No. 8 Penn State women pull away in second halfPenn State's Nikki Greene, right, posts up against Ohio State's Ashley Adams during the first half of an NCAA college basketball game on Sunday, Jan. 27, 2013, in Columbus, Ohio. (AP Photo/Jay LaPrete)
COLUMBUS, Ohio (AP) -- With her team getting outplayed and trailing by nine points at the break, Penn State coach Coquese Washington didn't hold back in the locker room.
Her veteran players took it from there.
Maggie Lucas scored 14 of her 18 points after the half and the eighth-ranked Nittany Lions saved their best for last in beating Ohio State 71-56 on Sunday, their 14th consecutive Big Ten win to set a school record.
The victory, in which they outscored the Buckeyes 43-19 after halftime, also gave them their fastest start since the 1993-94 season.
''At halftime Co really got into us, she really challenged us and she was yelling and screaming,'' said Alex Bentley, who finished with 16 points. ''We just knew we had to come out and play (better) defense. So that's what we did.''
Lucas said the main thrust of Washington's halftime talk was to stick together.
''We have a lot of trust for each other,'' she said. ''We kind of had to be reminded of that after the first half, that we've played together for a long time and we can rely on each other.''
Washington conceded that she was rather forceful in making her points in the locker room - ''in my own way,'' she said quietly. It was clear the Nittany Lions got the message.
''We played with a lot more energy and focus and trust the second half,'' she said. ''The first half I just felt like we didn't play together on either end of the floor. That was the most effective adjustment we made going into the second half was playing together more on both ends of the floor, communicating more, rotating quicker. We had a lot more energy the second half and that allowed us to execute the game plan.''
Nikki Greene had 11 points and 13 rebounds for Penn State (17-2, 7-0 Big Ten), which has won 11 in a row since a 67-52 loss at Connecticut on Dec. 6. It's the sixth-longest winning streak in program history.
Tayler Hill, the Big Ten's leading scorer, had 28 points for Ohio State (11-9, 1-6), which had won the last six meetings at home against Penn State dating to Feb. 27, 2005. Ameryst Alston added 12 and Amber Stokes returned to the lineup and provided some energy after missing the last four games with a sprained knee.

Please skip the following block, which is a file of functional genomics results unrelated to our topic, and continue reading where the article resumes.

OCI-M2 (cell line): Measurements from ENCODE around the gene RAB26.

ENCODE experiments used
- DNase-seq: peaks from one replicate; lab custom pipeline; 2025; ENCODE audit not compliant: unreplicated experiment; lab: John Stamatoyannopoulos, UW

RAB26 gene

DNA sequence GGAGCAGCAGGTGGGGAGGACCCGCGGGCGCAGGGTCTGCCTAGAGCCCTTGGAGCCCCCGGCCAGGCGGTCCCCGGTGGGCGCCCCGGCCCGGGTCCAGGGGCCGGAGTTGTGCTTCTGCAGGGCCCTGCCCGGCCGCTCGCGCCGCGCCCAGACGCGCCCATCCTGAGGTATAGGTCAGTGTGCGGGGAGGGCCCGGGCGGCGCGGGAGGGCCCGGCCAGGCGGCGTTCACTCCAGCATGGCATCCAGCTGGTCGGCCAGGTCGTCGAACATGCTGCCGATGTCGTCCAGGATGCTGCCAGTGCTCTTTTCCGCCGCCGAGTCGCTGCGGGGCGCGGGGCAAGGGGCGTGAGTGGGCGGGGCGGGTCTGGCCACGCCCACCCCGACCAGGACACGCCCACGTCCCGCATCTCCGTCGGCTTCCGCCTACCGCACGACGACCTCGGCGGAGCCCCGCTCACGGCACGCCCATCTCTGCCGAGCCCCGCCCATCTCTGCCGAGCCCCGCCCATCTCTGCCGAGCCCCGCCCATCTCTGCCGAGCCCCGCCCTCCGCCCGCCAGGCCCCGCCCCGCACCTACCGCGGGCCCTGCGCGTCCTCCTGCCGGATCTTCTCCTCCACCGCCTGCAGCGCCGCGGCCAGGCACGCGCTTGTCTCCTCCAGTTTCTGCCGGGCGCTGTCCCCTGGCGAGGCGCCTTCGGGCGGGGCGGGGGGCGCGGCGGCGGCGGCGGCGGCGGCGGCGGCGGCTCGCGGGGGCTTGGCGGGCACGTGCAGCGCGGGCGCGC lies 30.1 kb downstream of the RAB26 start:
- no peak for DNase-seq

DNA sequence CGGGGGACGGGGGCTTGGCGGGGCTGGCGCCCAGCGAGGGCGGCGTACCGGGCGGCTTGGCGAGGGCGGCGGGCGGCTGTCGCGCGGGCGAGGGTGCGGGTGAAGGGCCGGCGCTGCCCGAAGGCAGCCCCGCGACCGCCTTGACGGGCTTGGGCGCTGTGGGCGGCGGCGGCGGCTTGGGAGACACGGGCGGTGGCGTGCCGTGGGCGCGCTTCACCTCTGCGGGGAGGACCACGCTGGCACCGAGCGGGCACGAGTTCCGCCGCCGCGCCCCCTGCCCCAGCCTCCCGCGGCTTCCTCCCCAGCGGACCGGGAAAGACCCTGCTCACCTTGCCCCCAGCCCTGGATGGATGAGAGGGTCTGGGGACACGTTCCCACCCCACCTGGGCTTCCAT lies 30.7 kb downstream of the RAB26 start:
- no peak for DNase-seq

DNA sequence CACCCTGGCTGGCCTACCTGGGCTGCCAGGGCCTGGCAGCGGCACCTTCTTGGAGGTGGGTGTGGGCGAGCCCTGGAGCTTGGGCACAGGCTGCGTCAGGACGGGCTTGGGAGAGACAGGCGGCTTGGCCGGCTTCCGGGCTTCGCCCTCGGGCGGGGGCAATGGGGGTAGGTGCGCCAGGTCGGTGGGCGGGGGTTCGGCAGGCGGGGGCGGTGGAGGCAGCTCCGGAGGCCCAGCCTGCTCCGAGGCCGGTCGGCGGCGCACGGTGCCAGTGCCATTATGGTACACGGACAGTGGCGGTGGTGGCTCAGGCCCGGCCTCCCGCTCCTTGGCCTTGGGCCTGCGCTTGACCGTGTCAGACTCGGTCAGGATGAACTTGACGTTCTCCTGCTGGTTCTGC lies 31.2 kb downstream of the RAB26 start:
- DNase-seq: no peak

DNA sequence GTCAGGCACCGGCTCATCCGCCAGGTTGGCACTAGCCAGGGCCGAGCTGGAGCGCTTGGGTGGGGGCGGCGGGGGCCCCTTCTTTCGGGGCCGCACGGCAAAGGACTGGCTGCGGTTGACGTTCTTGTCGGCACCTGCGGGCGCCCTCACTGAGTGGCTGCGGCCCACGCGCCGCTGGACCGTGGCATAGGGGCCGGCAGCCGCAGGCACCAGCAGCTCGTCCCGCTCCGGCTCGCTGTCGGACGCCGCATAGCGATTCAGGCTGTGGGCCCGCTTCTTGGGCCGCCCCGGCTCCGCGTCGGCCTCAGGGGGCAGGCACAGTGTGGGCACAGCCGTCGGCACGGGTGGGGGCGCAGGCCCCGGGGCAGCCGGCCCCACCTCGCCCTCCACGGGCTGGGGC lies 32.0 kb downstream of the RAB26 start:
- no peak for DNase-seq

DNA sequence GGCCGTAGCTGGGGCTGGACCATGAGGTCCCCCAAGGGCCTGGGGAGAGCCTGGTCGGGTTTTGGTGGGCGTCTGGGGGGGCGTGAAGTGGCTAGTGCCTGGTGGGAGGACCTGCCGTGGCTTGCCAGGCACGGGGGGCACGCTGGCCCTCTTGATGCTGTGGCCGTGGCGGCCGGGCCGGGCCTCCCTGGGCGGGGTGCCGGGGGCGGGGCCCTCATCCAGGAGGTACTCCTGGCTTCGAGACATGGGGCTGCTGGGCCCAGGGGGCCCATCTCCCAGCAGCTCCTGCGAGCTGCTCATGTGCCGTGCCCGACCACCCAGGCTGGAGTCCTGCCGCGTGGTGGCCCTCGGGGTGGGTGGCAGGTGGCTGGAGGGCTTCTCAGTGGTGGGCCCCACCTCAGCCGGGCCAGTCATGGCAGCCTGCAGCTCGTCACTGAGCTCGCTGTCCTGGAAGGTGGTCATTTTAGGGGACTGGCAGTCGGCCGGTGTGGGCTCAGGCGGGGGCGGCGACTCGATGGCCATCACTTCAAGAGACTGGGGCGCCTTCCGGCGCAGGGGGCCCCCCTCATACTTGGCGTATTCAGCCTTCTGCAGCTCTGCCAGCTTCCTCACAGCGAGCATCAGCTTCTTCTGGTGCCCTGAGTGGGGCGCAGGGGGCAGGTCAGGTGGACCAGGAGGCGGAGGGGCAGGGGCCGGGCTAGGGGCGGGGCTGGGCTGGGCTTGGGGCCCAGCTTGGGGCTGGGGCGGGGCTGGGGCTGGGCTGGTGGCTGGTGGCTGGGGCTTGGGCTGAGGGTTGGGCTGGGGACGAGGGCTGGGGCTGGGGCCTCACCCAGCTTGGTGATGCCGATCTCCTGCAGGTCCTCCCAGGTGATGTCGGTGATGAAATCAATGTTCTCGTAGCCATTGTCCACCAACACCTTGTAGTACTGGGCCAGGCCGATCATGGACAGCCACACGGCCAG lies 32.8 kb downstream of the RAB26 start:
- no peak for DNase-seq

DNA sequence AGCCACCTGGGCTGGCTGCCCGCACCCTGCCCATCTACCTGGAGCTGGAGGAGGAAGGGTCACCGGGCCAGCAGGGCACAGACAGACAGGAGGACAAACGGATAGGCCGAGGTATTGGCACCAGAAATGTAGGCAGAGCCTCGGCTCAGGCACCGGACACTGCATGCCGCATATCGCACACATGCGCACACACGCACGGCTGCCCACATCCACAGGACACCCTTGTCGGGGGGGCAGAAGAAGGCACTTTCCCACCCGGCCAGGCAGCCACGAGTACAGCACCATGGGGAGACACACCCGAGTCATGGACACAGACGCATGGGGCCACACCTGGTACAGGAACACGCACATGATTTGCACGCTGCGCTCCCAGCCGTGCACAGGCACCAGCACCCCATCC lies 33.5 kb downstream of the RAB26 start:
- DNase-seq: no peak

It was another disappointing day for the Buckeyes, who have been a perennial power in the conference and haven't lost more than six games in Big Ten play in any of coach Jim Foster's 10 previous seasons.
''It's attitudinal. You've got to be tougher,'' he said, referring as much to one lapse in the second half as to his team in general. ''You've got to want to work through it and you've got to fight.''
Hill scored on Ohio State's first possession of the second half to stretch the lead to 11. But then came the one possession that Foster was talking about.
Penn State missed two field goal attempts, hit two of four free throws and got a 3-pointer from Lucas - all on one trip down the court, thanks to two offensive rebounds off missed free throws in the same sequence. When Bentley then stole the ball on the next play and hit the coast-to-coast layup, the Nittany Lions had made up seven points in 33 seconds with the ball barely leaving Penn State's end of the floor.
With the Buckeyes hanging on to a 41-39 lead, the Nittany Lions then took the lead for good with a 9-0 run.
Greene tied it before Lucas made it 43-41 on a jumper in the lane. After Ohio State missed four straight attempts from the field, Ariel Edwards raced to the hoop for a layup in transition and was fouled, completing the three-point play. Greene then closed the uprising the way she started it with a bucket inside, off an assist from Lucas, for a 48-41 advantage.
Ohio State never got closer than five points again as the Nittany Lions slowly pulled away.
Washington said that even when the Buckeyes were on the 12-0 run and led by 11, she tried to be calm and patient that her charges would work their way out of it.
''We try not to get rattled either way. We try not to get too giddy when we get off to great starts and we try not to get despondent when we don't get off to a great start,'' she said. ''We want to play for 40 minutes and play with a high level of focus and intelligence.''
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